stupid questin : why not buying siacoin directly ?



  • i have a very basic question

    why not bying siacoin directly instead of buying bitcoint then siacoin ?

    i can explain someone to buy some storage tokens called (siacoin)

    if i take my parents as a possible user that will appreciate decentralised backup
    but to explain them buying a virtual cryptocurrency and then exchange it to another cryptocurency...
    they will be telling me they do not want any problem with the police

    in france we know bitcoin through MtGox and Mark Karpeles so reputation is quite sulfurous


  • admins

    US financial regulation means that for us to transfer dollars for siacoins, we would need to be a money transmitter. That's something that costs millions of dollars, and is not anything that Nebulous or the Sia team can support in the near future. Instead, we must make use of existing money transmitters. If someone like Coinbase was willing to support direct USD -> siacoin payments, then it would be fine.

    When Sia has grown sufficiently, there will be the ability to trade directly.



  • Siacoins will soon be available to buy with creditcard (3D Secure Visa and Mastercard only), bitcoin and other cryptocurrencies (via ShapeShift) at http://siapulse.com. An announcement will follow soon. We are still working on integration with the Poloniex order book, on which prices will be based. We hope to be able to provide the service soon after the v0.5.0 launch.

    We are based in Norway, where cryptocurrencies are considered a 'service' and subject to sales tax (aka 'value added tax' in Europe) for domestic purchasers. Sia is in fact a service (cloud storage), so its not as odd as it sounds. Thus, there is no requirement to register as a money transmitter here.

    Price will be based on the Poloniex order book, plus our markup (plus 25% sales tax / VAT for Norwegian residents).


  • admins

    really?

    :D

    Make sure you are being regulatory compliant. It's a scary road to go down, we can't protect you legally if something goes wrong.

    But... very happy to see you doing this.


  • Global Moderator

    As said, you may sell cryptocurrencies in Norway as if it was any other service. Norway, for some reason, has decided to follow a different path with regards to Bitcoin than the European Union (which it is not a member of). That may of course change, and we will then of course follow suit to ensure we are fully compliant.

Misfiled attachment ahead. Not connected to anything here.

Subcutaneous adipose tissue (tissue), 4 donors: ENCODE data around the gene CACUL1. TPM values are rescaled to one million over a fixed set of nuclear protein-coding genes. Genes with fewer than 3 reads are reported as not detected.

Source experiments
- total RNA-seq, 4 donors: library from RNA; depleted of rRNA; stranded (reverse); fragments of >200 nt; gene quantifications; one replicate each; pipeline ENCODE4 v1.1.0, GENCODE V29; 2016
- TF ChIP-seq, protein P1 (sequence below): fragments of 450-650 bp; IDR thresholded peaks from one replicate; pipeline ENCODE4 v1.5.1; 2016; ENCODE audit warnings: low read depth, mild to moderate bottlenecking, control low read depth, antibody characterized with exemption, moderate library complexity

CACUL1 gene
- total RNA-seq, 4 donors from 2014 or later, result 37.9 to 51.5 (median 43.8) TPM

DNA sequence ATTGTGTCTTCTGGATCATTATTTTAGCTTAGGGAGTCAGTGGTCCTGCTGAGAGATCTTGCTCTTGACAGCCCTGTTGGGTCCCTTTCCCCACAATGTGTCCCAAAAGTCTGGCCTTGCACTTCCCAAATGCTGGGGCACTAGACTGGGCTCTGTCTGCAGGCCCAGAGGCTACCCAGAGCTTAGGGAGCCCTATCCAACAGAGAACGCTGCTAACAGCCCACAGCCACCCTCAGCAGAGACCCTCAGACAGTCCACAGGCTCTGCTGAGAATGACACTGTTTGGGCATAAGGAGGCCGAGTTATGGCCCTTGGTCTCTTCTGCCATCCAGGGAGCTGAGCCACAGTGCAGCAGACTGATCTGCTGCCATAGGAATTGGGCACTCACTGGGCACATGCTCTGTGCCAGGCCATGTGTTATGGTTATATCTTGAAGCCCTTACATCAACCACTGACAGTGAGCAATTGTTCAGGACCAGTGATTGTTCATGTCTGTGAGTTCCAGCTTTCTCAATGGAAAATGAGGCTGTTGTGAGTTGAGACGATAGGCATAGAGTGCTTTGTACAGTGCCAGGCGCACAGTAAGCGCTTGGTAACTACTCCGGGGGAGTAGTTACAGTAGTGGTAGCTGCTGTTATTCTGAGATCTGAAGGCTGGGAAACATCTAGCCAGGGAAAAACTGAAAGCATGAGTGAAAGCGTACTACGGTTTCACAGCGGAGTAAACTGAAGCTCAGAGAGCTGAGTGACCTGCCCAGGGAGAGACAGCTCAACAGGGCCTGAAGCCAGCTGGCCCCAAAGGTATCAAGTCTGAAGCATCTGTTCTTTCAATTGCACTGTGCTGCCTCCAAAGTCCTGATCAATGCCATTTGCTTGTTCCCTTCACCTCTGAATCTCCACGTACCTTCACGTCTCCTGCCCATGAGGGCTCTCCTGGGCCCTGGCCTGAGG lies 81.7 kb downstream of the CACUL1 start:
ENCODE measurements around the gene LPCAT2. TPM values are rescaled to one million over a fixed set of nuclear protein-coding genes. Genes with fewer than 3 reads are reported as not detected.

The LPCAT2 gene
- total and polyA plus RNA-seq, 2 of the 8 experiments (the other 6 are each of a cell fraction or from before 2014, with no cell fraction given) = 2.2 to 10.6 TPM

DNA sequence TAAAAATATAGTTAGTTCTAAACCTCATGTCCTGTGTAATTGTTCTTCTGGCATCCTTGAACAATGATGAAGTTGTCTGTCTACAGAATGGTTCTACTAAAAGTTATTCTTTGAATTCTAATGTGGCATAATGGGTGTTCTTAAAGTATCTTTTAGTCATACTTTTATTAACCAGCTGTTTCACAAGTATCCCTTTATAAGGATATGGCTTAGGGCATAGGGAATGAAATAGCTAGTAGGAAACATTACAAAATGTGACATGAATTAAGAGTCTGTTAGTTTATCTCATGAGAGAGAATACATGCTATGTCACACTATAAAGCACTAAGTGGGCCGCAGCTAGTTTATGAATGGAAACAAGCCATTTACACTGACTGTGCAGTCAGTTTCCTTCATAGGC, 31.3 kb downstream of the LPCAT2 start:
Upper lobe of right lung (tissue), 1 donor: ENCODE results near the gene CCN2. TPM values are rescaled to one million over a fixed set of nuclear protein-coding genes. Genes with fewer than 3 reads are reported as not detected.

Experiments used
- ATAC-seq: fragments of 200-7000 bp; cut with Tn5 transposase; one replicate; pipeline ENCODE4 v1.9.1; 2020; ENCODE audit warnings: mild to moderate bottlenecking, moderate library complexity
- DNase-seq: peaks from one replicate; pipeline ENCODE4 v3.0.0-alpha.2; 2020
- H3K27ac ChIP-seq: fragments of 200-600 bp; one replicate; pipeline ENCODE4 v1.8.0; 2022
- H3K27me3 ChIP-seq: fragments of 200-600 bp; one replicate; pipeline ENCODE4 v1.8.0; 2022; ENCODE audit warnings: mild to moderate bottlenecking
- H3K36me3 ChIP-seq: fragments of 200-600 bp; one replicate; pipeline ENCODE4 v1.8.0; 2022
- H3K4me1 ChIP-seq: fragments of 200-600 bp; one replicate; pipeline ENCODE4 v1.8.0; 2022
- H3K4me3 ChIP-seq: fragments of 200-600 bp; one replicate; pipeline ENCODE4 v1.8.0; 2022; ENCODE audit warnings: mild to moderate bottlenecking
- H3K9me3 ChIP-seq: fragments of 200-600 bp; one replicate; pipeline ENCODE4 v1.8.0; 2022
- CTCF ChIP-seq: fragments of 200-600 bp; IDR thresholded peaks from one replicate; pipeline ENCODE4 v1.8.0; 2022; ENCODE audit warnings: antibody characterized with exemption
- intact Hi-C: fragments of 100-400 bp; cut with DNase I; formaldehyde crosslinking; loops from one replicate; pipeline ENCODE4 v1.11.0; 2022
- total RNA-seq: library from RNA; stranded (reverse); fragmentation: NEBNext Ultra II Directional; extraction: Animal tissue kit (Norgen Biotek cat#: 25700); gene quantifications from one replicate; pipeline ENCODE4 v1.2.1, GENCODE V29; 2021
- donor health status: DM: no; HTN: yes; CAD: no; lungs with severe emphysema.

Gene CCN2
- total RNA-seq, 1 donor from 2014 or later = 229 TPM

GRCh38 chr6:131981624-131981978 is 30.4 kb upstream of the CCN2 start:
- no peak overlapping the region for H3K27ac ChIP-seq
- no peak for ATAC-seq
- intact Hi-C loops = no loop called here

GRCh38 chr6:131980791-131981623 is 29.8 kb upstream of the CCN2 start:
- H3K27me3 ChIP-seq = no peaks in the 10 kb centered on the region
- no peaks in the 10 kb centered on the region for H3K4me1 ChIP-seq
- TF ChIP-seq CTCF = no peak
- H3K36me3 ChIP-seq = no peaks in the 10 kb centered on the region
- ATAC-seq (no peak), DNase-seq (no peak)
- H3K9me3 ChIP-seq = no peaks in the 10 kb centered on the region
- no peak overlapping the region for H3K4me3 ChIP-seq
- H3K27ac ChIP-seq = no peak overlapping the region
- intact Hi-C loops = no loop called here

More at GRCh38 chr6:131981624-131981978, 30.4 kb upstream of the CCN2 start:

There is currently one exchange in Norway, and many private individuals legally buying and selling bitcoin as sole proprietors (no other permit required). JustCoin, a now defunct major Bitcoin exchange, was based in Oslo, Norway.

    What cryptocurrency exchanges in Norway have to be worried about currently are rather the attitudes of banking partners and payment processors, which do have a vast regulatory web to comply with. These have been slow to permit bitcoin-related businesses operate using their services. JustCoin failed for the simple reason that their banking partner (the largest bank in Norway) would no longer support them with banking services. We intend to communicate our plans with our banking partner and credit card payment processor.

    I think Sia will prove an exception and perhaps as a way to warm up Norwegian banks to cryptocurrencies in general. The Siacoin is a currency designed for a very specific purpose, namely to pay for decentralized cloud storage. Our service will be marketed as such: you will be pre-paying for cloud storage with credits issued in Siacoins.

    We will be placing restrictions on volumes in a warm-up phase while we gather basic information. So, it is part experiment too. We might change the format of how, and whom, to sell Siacoins. We may eventually limit ourselves to a domestic market only (where the risks of chargebacks are negligible due to a very secure and integrated banking system).



  • Which different path has the EU taken? I kind of stopped following cryptocurrency regulation back when the general understanding was that they were just random bytes, not currency and not even services, and if you wanted you could pay people to get bytes without much in terms of regulation at all.



  • Here's a step by step tutorial on how to buy Siacoin: buyingsiacoin.com



  • @in-cred-u-lous said in stupid questin : why not buying siacoin directly ?:
    [...]

    We are based in Norway, where cryptocurrencies are considered a 'service' and subject to sales tax (aka 'value added tax' in Europe) for domestic purchasers. Sia is in fact a service (cloud storage), so its not as odd as it sounds. Thus, there is no requirement to register as a money transmitter here.

    Nice - in Switzerland, you'd likely still need to follow basic AML/KYC rules, this takes the form of being a member in a self-regulating organization, and pay for their auditor to stop by and check your processes & books once a year. Not as expensive as registering as money transmitter in the US, but also not as easy as you make it sound for Norway!

    Good luck


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